At higher ramp rates, however (100 W/min), oxygen kinetics and work efficiency could not be estimated. This finding underscores the value of choosing an individualized ramp rate for each subject. Ramp cycle ergometry, because of the constant increases in work, has intuitive advantages for assessing blood lactate and acid-base relationships during exercise, pharmacologic intervention, and the oxygen uptake/work rate relation and other measures of oxygen kinetics.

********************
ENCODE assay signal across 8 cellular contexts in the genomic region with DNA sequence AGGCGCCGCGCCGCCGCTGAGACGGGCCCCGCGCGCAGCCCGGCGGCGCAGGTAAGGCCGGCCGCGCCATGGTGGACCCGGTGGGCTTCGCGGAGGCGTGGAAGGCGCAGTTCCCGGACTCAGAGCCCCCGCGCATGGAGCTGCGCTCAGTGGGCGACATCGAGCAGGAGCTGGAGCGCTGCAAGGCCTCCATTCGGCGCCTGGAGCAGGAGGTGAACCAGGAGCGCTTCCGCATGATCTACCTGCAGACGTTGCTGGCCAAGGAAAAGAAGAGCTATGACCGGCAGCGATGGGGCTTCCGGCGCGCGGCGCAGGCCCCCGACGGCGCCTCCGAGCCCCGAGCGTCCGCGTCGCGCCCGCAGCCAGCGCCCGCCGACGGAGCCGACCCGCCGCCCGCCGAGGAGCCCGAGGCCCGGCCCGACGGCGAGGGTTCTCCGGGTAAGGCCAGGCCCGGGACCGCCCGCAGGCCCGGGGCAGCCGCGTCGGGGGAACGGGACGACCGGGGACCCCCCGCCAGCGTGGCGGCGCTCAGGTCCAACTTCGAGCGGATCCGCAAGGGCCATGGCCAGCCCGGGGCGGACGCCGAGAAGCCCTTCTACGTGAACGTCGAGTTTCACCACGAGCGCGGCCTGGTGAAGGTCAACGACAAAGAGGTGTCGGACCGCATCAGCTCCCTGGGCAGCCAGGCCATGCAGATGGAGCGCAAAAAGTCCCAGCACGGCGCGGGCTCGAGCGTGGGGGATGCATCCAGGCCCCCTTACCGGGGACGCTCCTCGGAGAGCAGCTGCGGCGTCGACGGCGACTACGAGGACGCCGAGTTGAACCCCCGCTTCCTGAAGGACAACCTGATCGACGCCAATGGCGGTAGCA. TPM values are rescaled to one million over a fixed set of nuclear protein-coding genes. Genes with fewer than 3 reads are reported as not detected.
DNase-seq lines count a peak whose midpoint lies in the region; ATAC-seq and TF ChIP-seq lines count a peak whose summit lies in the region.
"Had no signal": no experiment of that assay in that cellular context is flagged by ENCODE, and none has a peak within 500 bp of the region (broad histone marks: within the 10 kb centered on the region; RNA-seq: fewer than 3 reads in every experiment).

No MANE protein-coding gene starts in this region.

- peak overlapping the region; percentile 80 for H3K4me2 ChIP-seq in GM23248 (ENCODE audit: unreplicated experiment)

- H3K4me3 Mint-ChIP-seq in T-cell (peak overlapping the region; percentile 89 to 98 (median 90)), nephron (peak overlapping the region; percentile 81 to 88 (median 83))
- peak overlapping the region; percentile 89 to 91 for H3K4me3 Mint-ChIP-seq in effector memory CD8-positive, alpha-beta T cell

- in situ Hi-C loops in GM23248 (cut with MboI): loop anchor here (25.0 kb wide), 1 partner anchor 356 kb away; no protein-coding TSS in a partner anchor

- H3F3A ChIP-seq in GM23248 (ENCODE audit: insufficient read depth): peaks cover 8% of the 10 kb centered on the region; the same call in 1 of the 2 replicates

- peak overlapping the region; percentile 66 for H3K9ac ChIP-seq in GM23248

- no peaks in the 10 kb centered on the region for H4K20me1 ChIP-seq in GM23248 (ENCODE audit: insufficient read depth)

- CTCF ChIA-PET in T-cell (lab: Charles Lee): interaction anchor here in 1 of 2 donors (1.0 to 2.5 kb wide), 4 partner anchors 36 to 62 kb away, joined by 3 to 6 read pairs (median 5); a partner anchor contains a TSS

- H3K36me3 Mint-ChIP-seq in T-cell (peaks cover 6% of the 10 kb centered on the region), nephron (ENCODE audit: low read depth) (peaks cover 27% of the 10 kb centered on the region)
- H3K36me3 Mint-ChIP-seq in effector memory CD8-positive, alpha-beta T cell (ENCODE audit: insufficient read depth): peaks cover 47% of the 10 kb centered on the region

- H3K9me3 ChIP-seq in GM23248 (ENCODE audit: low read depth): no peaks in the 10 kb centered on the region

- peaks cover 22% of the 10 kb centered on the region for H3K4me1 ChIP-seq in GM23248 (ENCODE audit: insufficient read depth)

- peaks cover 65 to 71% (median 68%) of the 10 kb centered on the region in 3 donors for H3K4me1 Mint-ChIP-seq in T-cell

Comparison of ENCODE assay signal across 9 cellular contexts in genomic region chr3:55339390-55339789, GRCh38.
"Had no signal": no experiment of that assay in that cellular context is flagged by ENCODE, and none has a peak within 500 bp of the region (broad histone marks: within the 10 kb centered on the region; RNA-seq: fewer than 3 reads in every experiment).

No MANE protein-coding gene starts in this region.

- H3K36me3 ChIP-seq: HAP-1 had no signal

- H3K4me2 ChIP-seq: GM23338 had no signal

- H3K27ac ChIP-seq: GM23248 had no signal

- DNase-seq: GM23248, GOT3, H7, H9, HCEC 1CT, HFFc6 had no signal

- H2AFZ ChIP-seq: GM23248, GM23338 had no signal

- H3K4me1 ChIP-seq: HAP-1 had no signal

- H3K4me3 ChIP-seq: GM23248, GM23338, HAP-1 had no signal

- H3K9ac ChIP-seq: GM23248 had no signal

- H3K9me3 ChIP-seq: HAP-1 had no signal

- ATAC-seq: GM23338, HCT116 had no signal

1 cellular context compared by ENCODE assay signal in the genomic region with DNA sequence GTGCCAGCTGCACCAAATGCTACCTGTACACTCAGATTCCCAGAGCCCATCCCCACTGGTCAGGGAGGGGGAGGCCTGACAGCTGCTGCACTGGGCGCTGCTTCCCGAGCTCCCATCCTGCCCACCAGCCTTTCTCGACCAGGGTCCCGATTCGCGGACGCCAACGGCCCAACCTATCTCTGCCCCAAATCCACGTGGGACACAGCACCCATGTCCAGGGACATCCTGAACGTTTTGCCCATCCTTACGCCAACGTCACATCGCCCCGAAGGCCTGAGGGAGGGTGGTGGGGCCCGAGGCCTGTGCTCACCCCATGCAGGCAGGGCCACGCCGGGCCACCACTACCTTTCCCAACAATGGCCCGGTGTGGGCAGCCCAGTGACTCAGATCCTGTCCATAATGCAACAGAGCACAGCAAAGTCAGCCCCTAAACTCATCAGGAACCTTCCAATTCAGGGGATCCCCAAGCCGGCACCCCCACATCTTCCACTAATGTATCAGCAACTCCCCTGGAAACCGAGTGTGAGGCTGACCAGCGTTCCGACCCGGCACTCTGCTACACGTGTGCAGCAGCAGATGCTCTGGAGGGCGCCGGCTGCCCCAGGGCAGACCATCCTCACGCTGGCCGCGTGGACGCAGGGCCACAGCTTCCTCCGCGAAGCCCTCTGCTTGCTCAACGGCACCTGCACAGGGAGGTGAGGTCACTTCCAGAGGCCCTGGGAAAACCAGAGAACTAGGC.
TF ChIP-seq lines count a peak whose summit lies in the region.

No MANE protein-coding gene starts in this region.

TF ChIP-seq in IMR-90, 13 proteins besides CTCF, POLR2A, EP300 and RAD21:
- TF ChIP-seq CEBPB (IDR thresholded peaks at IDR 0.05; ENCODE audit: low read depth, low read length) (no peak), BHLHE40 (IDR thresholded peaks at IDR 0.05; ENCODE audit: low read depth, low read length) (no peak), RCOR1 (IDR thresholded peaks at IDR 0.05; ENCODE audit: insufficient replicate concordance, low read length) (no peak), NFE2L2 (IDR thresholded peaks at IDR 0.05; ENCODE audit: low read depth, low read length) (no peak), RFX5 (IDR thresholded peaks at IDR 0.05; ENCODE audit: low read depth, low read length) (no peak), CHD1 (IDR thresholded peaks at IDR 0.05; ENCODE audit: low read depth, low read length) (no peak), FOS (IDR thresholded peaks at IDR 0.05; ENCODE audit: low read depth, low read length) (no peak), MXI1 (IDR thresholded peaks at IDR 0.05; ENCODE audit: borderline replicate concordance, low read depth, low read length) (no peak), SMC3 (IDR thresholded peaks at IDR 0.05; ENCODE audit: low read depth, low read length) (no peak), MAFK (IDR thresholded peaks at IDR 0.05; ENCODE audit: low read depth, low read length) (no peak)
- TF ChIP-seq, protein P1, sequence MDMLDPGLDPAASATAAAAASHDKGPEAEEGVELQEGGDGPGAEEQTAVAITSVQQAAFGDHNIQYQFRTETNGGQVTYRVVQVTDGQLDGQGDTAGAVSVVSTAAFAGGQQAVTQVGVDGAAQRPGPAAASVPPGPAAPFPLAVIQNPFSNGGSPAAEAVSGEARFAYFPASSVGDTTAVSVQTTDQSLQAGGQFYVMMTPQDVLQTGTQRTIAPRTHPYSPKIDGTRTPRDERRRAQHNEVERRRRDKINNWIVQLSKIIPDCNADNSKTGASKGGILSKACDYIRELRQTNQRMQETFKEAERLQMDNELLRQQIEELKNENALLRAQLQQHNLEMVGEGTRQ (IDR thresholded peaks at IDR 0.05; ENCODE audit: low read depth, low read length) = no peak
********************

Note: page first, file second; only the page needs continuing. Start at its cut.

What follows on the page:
Work is quantified with less precision on the treadmill compared with a cycle ergometer, as it is more dependent on walking efficiency, handrail holding, and habituation. Thus, a greater degree of error would appear to be present when predicting work on the treadmill for exercise prescription or other purposes. Our previous work using ramp testing on both the treadmill and cycle ergometer suggests that the contrast in oxygen kinetics between normal subjects and patients with heart disease is present with either mode, despite the less precise quantification of work on the treadmill. At present, there are few treadmill controllers available for programming ramp tests. Although the ramp treadmill lacks widespread application and must be validated by other laboratories, the advantages of the treadmill (higher maximal oxygen uptake, more subjects are accustomed to walking, its widespread use in the United States) and the advantages of the ramp discussed above would appear to make it well-suited for many clinical applications.